Man sets goals for quarter.
To help set goals that are both meaningful and achievable, you can use the SMART goals framework. — katleho Seisa / Getty Images

Goal setting is one of the most important skills anyone can learn in both their personal and professional life. Without them, it is difficult to measure your progress, efficiently use your resources and, ultimately, achieve your dreams.

However, not all goals are created equal. If you set goals that are either too difficult or too easy, you may lose focus and stray away from your target. To help you set goals that are both meaningful and achievable, you can use the SMART goals framework. Here is what you need to know about SMART goals and how you can use them to succeed.

[Read: How to Create Long-Term vs. Short-Term Goals]

What is a SMART goal?

A SMART goal is one that is Specific, Measurable, Achievable, Relevant and Timely. Each of these elements help you create a clear and meaningful goal, rather than a poorly created goal that is either unachievable or not worth putting into action.

The following SMART framework will help you with goal setting:

Specific

When you start setting goals, consider where you want to be in six months, one year and five years down the road. With this vision in mind, write a very clear and very specific sentence outlining what you want to achieve. The more specific you are about any given goal, the better you’ll be able to create a roadmap to that point.

Measurable

To achieve your vision, you need to indicate how you will measure and track your progress. For long-term goals, you can set smaller milestone goals to keep you motivated and moving forward. It’s best practice to tie your measurable progress by a specific action you can take on a regular basis, such as applying for three jobs a day to increase the number of interviews you have.

Achievable

When setting any goal, it’s important that they are practical and achievable. You don’t want to set the bar too high and get disappointed or frustrated at the lack of progress you are making. Additionally, you don’t want to make your goal too easy, otherwise you won’t put the effort into making it happen.

For instance, if you give yourself one week to lose 20 pounds, you will be disappointed if you only lost five. Alternatively, if you give yourself two years, you will never hit the gym because you have plenty of time to lose the weight. Instead, you must set a reasonable, yet challenging timeframe to meet your weight loss goals.

[Read: 6 Tips for Setting Employee Goals]

The best thing about the SMART framework is that it can be used for both personal and professional goals.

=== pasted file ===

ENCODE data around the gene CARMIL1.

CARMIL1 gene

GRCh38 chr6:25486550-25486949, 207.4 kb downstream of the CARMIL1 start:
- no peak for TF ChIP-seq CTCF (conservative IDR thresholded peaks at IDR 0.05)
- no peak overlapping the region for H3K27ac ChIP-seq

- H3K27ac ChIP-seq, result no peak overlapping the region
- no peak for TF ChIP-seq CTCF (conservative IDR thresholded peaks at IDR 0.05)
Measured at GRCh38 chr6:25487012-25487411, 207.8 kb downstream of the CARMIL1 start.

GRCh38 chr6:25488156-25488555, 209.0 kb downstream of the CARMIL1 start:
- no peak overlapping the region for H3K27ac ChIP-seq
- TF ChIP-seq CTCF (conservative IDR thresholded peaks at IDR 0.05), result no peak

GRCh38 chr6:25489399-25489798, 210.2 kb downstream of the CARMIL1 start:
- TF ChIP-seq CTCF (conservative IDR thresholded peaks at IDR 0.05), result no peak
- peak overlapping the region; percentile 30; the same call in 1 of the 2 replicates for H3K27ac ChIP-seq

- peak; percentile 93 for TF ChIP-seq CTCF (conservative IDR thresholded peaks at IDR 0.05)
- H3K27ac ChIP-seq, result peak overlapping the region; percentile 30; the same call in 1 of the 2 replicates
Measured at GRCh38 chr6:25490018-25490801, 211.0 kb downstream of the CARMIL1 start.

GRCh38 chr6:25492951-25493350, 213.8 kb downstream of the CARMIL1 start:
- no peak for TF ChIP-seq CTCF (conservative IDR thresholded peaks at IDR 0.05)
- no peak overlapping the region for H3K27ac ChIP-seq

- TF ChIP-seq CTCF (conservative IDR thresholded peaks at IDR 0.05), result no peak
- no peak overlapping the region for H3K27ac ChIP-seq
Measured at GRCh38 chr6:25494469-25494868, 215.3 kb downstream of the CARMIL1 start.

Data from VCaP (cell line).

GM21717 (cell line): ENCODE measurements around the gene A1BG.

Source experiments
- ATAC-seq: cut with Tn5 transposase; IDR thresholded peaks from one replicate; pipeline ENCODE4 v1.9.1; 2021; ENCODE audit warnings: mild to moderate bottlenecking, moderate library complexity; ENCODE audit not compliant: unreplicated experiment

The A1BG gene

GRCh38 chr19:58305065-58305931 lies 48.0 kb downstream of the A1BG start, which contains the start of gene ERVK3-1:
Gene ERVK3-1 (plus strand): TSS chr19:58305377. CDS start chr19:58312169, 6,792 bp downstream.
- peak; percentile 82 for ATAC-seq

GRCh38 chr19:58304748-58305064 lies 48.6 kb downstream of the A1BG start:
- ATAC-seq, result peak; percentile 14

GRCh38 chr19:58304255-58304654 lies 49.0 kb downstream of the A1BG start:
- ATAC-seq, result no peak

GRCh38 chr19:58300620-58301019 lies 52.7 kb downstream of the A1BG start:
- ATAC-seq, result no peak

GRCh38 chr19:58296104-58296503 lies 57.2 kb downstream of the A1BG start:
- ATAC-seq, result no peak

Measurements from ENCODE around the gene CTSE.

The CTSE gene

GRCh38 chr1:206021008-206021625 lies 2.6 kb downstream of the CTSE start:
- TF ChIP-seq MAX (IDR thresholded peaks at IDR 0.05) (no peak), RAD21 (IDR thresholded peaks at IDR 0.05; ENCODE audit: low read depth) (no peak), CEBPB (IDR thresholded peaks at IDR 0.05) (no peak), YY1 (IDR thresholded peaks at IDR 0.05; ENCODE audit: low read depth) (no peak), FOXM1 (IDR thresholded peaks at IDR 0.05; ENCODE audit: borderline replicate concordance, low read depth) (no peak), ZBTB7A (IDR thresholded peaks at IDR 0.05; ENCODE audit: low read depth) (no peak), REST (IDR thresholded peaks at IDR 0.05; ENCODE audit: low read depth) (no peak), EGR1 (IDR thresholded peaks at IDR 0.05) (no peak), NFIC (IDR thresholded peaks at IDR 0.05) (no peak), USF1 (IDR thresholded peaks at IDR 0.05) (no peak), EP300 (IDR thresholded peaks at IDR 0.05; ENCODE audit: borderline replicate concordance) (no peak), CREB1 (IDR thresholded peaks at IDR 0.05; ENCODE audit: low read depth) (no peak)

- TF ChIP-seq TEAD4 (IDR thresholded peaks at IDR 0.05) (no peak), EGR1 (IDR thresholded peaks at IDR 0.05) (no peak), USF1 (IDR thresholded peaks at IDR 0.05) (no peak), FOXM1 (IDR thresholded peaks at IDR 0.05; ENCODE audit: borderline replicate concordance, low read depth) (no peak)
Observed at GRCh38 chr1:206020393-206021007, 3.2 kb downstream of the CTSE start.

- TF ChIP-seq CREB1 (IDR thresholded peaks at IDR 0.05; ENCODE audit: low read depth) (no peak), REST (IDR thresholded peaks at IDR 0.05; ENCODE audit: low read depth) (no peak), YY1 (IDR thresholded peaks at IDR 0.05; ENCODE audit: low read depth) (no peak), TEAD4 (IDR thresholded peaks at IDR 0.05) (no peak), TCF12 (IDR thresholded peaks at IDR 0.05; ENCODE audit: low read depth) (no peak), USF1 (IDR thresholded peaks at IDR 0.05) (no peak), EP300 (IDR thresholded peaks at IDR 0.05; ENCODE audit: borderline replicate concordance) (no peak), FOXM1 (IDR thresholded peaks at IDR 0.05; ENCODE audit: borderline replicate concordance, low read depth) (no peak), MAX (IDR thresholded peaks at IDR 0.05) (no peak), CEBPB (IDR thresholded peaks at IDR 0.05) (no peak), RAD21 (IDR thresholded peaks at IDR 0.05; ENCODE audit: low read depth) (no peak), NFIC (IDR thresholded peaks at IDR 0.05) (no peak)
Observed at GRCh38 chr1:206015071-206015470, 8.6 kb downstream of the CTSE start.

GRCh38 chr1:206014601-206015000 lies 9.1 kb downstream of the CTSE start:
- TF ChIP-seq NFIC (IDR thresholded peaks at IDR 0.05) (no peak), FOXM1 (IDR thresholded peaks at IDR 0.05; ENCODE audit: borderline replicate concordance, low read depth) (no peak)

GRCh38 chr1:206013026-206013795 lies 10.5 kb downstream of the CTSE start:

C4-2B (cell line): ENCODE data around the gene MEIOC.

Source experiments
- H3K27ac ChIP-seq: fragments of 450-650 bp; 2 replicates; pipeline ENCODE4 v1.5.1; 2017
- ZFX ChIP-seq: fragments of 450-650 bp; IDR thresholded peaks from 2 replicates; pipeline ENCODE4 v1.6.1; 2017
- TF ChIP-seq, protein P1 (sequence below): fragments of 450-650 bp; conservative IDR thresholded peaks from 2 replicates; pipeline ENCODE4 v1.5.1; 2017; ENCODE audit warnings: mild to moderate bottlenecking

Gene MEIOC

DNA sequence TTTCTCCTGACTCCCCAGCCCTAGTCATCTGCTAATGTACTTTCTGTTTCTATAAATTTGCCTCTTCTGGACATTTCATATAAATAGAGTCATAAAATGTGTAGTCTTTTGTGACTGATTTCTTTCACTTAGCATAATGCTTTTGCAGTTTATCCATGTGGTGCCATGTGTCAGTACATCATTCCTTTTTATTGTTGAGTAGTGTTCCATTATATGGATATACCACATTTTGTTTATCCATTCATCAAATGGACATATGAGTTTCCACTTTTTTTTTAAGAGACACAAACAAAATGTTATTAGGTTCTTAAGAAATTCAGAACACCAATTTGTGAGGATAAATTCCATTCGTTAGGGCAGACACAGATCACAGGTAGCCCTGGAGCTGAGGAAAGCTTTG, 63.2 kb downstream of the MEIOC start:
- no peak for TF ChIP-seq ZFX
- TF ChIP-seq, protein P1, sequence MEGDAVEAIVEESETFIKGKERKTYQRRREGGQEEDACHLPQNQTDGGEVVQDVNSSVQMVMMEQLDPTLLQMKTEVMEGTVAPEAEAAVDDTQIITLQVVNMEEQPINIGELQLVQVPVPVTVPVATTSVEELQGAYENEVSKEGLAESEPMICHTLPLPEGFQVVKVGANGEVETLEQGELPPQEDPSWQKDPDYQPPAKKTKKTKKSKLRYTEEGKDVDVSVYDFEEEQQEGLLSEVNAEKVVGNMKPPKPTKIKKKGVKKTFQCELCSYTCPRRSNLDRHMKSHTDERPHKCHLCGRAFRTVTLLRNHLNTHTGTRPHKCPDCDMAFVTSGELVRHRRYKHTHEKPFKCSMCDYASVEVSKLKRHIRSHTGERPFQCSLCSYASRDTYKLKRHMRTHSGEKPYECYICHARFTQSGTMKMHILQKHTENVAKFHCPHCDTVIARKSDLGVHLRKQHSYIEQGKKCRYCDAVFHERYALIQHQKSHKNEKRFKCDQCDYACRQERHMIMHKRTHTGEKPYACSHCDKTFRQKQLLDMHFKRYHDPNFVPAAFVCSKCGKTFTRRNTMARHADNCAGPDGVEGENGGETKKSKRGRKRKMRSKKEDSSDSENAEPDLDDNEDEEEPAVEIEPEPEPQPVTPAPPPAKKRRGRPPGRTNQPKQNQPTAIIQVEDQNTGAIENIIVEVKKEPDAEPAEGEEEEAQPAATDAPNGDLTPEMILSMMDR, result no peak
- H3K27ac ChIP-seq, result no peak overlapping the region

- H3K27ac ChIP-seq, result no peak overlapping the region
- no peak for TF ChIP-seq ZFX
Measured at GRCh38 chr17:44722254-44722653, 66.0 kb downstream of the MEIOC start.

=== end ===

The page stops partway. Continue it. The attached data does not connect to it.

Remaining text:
Relevant

SMART goals must also be relevant to you in some way. They should align with your core values and long-term goals to ensure you will be just as passionate about your goals tomorrow as you are today. Rethink any goal that doesn’t help you get closer to your larger dreams.

Timely

Finally, an effective goal has an end date to both motivate you and prioritize the smaller steps you need to take to achieve them. If you don’t achieve your goal on your deadline, take time to evaluate your goals and consider why the mark was missed. Did you run into any roadblocks on your path to success, or did you inadvertently create an unachievable goal? If you encountered roadblocks, consider setting a new deadline that accounts for any similar problems in the future. If your goal was ultimately unachievable, reframe the goal and set new milestones toward success.

Examples of SMART goals

The best thing about the SMART framework is that it can be utilized for any given scenario for both personal and professional issues. You can use the framework to advance your career, get in shape, or even increase your team’s efficiency and productivity. Here are some examples of effective goals to inspire you to create your own SMART goals:

  • “In six months, I want to increase sales by 10% by taking three additional sales calls each week.”
  • “I want to lose five pounds over the next month by walking 30 minutes a day, five days a week.”
  • “This quarter, I will improve my listening skills by paraphrasing questions asked by my direct reports and asking follow-up questions.”
  • “I will build my network this year by attending three networking events each quarter and collecting 10 contacts at each one.”
  • “To achieve my goal of obtaining a leadership position by the end of the year, I will apply to three open positions each week.”

CO— aims to bring you inspiration from leading respected experts. However, before making any business decision, you should consult a professional who can advise you based on your individual situation.

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Published September 15, 2020